The Goblin Who Saved Christmas

Susan Mulholland, with music by Beccy Owen
Northern Stage, Newcastle

Rehearsal photo

There is a sense in which the presence of a critic at a show for under-6s is irrelevant. What can an aging critic know about what appeals to children of that age? It's sixty years since I was under six and my memories of that time are long gone. So what can a critic do? Obviously: consult the experts and watch the children.

My companion at the afternoon show (the audience for which included two large infant school parties) has over thirty years' experience of teaching that age group and her judgment was that it was pitched exactly right for its audience. And certainly the way the children reacted bears that out. They were entranced, joining in when asked and getting very excited. They loved it!

And so did this aging critic. Max the Goblin (Christopher Price), who should have been an elf but something went wrong and now he is banished to behind the Christmas tree, is the only one who can save Christmas when the clock stops at just before midnight on Christmas Eve. If it isn't restarted before all the lights on the Christmas tree go out, Christmas will never come, so Margaret the Fairy (Paula Penman), who organises Christmas with military precision, sends him off on his quest.

He is joined by Robin Tinywings (Karen Traynor) and they meet an assortment of characters (played by Penman and John Carter), including two wonderful puppets, Reggie and Ronnie, the two evil squirrels, who attempt to steal the bag in which he has to collect all the Christmas wishes which will enable him to restart the clock.

I'm not giving anything away when I tell you that he succeeds - it is, after all, a fairy story and good has to win in the end - but the story of his adventures had the children involved from the start. It's played out on a set which consists of a number of wrapped Christmas parcels of varying sizes, some much taller than a man, which are on a revolve (so the configuration is constantly changing) and have numerous doors and panels to represent the various places Max and Robin visit on their travels. Downstage left is the Christmas tree on which the baubles (Traynor and Carter) appear, as do the lights which go out one by one.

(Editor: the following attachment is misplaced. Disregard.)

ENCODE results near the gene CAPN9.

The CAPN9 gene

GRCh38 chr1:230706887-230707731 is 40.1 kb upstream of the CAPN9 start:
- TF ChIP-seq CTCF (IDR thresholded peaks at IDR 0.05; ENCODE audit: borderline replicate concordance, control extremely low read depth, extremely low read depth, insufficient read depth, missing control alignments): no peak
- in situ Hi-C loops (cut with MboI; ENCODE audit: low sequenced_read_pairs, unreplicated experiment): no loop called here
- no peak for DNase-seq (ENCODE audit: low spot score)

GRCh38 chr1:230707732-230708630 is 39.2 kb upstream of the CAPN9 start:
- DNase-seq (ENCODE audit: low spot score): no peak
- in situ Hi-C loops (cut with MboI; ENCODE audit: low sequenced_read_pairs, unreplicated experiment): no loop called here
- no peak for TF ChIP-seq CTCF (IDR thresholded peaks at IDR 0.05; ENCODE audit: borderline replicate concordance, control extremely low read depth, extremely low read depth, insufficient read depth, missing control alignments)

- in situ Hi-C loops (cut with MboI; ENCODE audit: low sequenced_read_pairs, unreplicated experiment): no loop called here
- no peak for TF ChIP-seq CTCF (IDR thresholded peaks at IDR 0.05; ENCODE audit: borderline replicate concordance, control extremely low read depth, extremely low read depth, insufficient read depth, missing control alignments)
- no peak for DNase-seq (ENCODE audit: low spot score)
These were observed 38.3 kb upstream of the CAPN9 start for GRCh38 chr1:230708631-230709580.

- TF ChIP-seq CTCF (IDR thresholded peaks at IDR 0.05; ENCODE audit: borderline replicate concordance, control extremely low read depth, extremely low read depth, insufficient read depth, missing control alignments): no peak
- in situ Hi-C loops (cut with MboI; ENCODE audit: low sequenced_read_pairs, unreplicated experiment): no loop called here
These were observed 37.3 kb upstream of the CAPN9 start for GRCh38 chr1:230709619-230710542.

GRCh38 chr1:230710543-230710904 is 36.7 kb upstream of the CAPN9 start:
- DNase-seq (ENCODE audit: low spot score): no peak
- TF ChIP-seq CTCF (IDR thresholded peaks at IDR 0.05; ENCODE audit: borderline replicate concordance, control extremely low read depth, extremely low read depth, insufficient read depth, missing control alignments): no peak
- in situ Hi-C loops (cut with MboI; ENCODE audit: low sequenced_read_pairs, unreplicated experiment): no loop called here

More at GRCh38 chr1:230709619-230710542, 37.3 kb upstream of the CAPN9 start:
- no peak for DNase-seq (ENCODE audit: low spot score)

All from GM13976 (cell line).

The design by Andrew Stephenson and the lighting by Mary Pope add enormously to the experience. And - isn't this typical of children of that age? - although the audience were enthralled from the start, they were almost ecstatic when a mirrorball spread the glowing lights of the Christmas wishes all over the theatre and bubbles started to be pumped out all over the audience.

Over the last few years Northern Stage has garnered quite a reputation for its Christmas shows for children. This is the first one I have managed to see and I have to say that, on the basis of this one, that reputation is well deserved. Everyone left the theatre feeling happy and more than satisfied with what they'd seen - children, adults and even this aging, somewhat tending to cynicism critc.

It runs until 10th January. Don't miss it!

Reviewer: Peter Lathan

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